The issue surfaced in April, when federal inspectors determined that the manner in which pieces of rebar were connected differs from specifications approved for the Westinghouse AP1000 reactors being built at the Burke County site.
Southern Nuclear proposed modifying the rebar that was already in place, but the idea was rejected by NRC staff.
Last week, the company proposed a new solution in which the compressive strength of the nuclear concrete to be poured around the rebar would be increased – from 4,000 pounds per square inch to 5,000 pounds per square inch.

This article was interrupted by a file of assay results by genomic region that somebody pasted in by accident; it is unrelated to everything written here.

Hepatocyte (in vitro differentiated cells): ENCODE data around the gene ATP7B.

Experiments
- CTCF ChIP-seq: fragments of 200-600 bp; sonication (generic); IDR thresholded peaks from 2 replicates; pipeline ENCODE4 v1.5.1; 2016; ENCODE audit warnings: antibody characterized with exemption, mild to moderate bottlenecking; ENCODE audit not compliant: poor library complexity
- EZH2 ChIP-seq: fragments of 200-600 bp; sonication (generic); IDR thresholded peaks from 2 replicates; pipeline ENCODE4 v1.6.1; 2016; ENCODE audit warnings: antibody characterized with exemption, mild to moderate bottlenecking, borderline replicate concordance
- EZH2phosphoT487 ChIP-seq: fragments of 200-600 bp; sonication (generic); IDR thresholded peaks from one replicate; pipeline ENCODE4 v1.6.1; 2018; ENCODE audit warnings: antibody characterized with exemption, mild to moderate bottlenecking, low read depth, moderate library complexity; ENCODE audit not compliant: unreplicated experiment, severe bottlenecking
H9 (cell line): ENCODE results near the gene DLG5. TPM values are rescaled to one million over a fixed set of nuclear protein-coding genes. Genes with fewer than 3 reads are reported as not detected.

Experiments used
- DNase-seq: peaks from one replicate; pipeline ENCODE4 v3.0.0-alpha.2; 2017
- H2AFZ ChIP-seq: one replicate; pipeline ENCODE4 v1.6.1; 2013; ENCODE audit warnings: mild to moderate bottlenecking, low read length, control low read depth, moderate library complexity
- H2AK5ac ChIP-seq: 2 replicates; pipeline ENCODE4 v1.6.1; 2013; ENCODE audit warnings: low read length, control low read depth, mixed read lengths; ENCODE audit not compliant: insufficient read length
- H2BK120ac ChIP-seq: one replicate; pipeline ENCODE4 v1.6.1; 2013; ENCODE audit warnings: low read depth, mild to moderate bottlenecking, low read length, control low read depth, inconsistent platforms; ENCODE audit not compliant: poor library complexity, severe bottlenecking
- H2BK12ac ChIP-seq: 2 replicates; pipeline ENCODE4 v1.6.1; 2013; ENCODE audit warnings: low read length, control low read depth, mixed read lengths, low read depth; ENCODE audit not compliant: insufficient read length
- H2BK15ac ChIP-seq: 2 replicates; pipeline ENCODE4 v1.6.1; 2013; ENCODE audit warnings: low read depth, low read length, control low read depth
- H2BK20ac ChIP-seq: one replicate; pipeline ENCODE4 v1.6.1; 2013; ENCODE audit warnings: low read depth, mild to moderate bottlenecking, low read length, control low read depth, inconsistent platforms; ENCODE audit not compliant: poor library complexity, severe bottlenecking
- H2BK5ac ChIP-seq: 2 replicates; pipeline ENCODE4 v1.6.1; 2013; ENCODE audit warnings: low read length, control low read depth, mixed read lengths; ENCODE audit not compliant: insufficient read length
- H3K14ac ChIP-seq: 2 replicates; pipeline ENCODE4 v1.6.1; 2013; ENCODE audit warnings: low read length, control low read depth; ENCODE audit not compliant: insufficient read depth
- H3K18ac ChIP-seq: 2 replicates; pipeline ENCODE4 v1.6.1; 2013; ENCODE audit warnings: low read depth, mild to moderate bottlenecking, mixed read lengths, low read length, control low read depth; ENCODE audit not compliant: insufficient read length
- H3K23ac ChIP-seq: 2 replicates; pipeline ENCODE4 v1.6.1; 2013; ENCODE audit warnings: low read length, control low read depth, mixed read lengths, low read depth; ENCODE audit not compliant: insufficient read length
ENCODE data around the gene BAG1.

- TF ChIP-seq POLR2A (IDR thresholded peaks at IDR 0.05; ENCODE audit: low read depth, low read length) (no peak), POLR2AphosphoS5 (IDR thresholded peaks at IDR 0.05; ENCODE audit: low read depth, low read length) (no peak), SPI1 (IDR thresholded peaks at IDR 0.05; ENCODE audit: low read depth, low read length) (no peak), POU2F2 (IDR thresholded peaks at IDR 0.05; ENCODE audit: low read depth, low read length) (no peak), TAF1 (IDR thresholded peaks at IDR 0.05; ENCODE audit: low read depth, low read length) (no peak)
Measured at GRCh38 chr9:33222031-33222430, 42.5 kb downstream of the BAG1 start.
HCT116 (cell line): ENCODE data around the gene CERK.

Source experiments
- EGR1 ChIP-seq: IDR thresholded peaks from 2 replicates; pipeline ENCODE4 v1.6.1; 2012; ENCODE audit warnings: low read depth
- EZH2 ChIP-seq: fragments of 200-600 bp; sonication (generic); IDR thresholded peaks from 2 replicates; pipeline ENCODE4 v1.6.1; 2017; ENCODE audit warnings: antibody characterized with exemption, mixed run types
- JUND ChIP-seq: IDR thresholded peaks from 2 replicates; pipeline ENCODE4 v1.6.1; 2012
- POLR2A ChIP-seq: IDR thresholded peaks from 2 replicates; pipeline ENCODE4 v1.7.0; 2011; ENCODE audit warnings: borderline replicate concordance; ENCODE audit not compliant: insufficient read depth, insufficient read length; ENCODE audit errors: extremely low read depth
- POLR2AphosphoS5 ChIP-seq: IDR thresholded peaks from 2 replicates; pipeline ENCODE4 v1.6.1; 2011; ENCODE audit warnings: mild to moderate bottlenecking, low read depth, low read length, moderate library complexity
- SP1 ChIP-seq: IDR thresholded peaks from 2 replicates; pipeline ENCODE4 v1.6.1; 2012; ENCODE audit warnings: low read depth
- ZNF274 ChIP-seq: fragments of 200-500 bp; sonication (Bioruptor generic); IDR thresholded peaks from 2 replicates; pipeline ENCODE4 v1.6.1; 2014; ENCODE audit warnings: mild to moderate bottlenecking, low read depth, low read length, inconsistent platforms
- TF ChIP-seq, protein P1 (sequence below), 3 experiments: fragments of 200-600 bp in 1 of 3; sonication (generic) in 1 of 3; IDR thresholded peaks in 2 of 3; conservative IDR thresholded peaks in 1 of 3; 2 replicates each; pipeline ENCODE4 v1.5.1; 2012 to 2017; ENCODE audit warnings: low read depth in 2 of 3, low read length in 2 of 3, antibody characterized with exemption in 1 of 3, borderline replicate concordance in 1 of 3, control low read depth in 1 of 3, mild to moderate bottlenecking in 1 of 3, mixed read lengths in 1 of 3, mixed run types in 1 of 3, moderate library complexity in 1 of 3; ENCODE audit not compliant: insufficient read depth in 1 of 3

That change, according to the company’s request, would give the structures the desired resistance to seismic activity and bring it into full design compliance.
Regulators responded in a letter dated Friday that Southern Nuclear will be allowed to proceed – at its own risk – with the plan to use stronger concrete while the NRC evaluates the formal request for a license amendment.
If the request is later denied, however, Southern Nuclear will have to go back and “return the plant to its current licensing basis,” the letter said.
The $14 billion expansion includes two new reactors near the site’s two existing units. The new units are scheduled to go online in 2016 and 2017.